In 2014, infrastructure components such as Hadoop, Berkeley Data Stack and other commercial tools have stabilized and are thriving. The challenges have moved higher up the stack from data collection and storage to data analysis and its presentation to users. The focus for this year’s conference on analytics – the infrastructure that powers analytics and how analytics is done.
Talks will cover various forms of analytics including real-time and opportunity analytics, and technologies and models used for analyzing data.
Proposals will be reviewed using 5 criteria:
Domain diversity – proposals will be selected from different domains – medical, insurance, banking, online transactions, retail. If there is more than one proposal from a domain, the one which meets the editorial criteria will be chosen.
Novelty – what has been done beyond the obvious. Insights – what insights does the proposal share with the audience that they did not know earlier. Practical versus theoretical – we are looking for applied knowledge. If the proposal covers material that can be looked up online, it will not be considered.
Conceptual versus tools-centric – tell us why, not how. Tell the audience what was the philosophy underlying your use of an application, not how an application was used. Presentation skills – proposer’s presentation skills will be reviewed carefully and assistance provided to ensure that the material is communicated in the most precise and effective manner to the audience.
For queries about proposals / submissions, write to firstname.lastname@example.org
Data Collection and Transport – for e.g, Opendatatoolkit, Scribe, Kafka, RabbitMQ, etc.
Data Storage, Caching and Management – Distributed storage (such as Gluster, HDFS) or hardware-specific (such as SSD or memory) or databases (Postgresql, MySQL, Infobright) or caching/storage (Memcache, Cassandra, Redis, etc).
Data Processing, Querying and Analysis – Oozie, Azkaban, scikit-learn, Mahout, Impala, Hive, Tez, etc.
Big data and security
Big data and internet of things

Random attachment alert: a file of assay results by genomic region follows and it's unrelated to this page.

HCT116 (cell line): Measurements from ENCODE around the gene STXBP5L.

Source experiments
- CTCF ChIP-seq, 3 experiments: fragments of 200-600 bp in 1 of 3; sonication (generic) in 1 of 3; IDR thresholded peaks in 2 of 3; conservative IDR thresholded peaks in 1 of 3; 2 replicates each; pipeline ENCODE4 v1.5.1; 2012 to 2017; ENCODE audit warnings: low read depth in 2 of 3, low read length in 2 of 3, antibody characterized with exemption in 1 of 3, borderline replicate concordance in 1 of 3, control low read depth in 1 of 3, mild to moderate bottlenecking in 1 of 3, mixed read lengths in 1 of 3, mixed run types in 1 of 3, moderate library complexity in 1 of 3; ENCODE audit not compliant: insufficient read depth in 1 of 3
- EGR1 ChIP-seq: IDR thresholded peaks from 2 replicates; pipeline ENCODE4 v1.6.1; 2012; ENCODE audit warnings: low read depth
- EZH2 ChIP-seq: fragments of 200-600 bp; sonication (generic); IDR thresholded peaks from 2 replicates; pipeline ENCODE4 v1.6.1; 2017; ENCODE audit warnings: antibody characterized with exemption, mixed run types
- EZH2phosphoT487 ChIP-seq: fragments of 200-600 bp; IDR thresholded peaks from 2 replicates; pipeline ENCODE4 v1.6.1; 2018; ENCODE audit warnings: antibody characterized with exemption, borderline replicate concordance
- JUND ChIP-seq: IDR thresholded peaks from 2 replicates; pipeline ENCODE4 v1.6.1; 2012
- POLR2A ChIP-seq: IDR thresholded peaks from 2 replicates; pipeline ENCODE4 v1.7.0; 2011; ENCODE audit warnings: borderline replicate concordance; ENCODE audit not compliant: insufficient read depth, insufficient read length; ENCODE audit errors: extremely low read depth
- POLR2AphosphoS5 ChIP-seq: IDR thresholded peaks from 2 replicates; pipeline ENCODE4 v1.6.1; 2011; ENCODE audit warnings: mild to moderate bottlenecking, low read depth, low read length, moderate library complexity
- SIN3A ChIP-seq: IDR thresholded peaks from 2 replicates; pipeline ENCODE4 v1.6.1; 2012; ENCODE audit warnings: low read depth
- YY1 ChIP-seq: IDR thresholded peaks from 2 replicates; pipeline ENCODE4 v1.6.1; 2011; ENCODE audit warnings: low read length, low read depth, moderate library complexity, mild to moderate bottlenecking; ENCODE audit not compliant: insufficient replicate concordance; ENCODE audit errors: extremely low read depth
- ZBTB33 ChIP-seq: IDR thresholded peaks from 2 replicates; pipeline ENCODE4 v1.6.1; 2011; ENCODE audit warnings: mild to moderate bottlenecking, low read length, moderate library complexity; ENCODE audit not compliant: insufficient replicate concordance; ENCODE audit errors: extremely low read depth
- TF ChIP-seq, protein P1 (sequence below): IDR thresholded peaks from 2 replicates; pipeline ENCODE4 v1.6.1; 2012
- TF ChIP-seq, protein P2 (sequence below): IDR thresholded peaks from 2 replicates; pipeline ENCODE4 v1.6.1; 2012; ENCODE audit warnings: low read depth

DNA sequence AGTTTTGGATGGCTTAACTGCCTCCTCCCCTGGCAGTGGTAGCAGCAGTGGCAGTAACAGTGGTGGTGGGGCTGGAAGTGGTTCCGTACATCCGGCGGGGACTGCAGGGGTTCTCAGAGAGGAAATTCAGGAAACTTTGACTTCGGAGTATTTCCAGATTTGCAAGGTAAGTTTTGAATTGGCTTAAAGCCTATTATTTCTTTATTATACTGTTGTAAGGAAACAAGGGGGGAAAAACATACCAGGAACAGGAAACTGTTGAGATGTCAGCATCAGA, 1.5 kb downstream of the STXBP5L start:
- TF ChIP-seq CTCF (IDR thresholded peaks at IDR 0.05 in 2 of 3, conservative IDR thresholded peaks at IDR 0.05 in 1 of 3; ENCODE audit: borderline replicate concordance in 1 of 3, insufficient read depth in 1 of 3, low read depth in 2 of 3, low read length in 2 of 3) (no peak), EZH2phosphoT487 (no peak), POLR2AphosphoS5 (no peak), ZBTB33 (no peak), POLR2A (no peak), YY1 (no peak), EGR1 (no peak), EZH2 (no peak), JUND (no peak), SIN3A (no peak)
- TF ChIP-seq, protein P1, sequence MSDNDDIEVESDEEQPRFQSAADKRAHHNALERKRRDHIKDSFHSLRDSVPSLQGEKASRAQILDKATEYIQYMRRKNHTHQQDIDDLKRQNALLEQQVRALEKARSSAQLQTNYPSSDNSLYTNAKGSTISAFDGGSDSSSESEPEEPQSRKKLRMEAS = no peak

Data Usage and BI (Business Intelligence) in different sectors.
Please note: the technology stacks mentioned above indicate latest technologies that will be of interest to the community. Talks should not be on the technologies per se, but how these have been used and implemented in various sectors, enterprises and contexts.
ANALYTICS ON BIG FAST DATA USING REAL TIME STREAM DATA PROCESSING ARCHITECTURE
To understand big data real time processing challenges, technology maturity on real-time/near-time analytics and modern big data architecture built with Hadoop
We all know the Hadoop like Batch processing system had evolved and matured over past few
years for excellent offline data processing platform for Big Data. Hadoop is a high-throughput system which can crunch a huge volume of data using a distributed parallel processing paradigm called MapReduce.
But there are many use cases across various domains which require real-time / near real-time response on Big Data for faster decision making. Hadoop is not suitable for those use cases. Credit card fraud analytics, network fault prediction from sensor data, security threat prediction, and so forth need to process real time data stream on the fly to predict if a given transaction is a fraud, if the system is developing a fault, or if there is a security threat in the network.
If decisions such as these are not taken in real time, the opportunity to mitigate the damage is lost.
In this talk I will showcase how Call Data Record (CDR) analytics use case can be solved using popular open source technologies to process real time data in a fault tolerant and distributed manner. The major challenge here is; it needs to be always available to process real time feeds from various telecom switches; it needs to be scalable enough to process hundreds of thousands of call records per second; and it needs to support a scale-out distributed architecture to process the stream in parallel.
To solve this complex real time processing challenge, we have evaluated two popular open
source technologies; Apache Kafka (http://kafka.apache.org/design.html), which is the
distributed messaging system, and Storm (http://storm-project.net/) which is a distributed stream processing engine.
Participants should have basic knowledge on Big Data concepts, Hadoop and any Programming Languages.
Big Data Solution Architect @ Overall 12 years of experience in building distributed and enterprise search/web based applications primary working with Big Data Technologies & Tools.
Domain - Predictive Analytics, Recommendation Engines, Performance Re-engineering
Big Data Technology - Apache Hadoop, Kafka, Storm, Hive, HBase, OOZIE, Flume, SQOOP, Zookeeper, Cloudera Enterprise (CDH3, CDH4), MongoDB, Neo4j, MarkLogic, Solr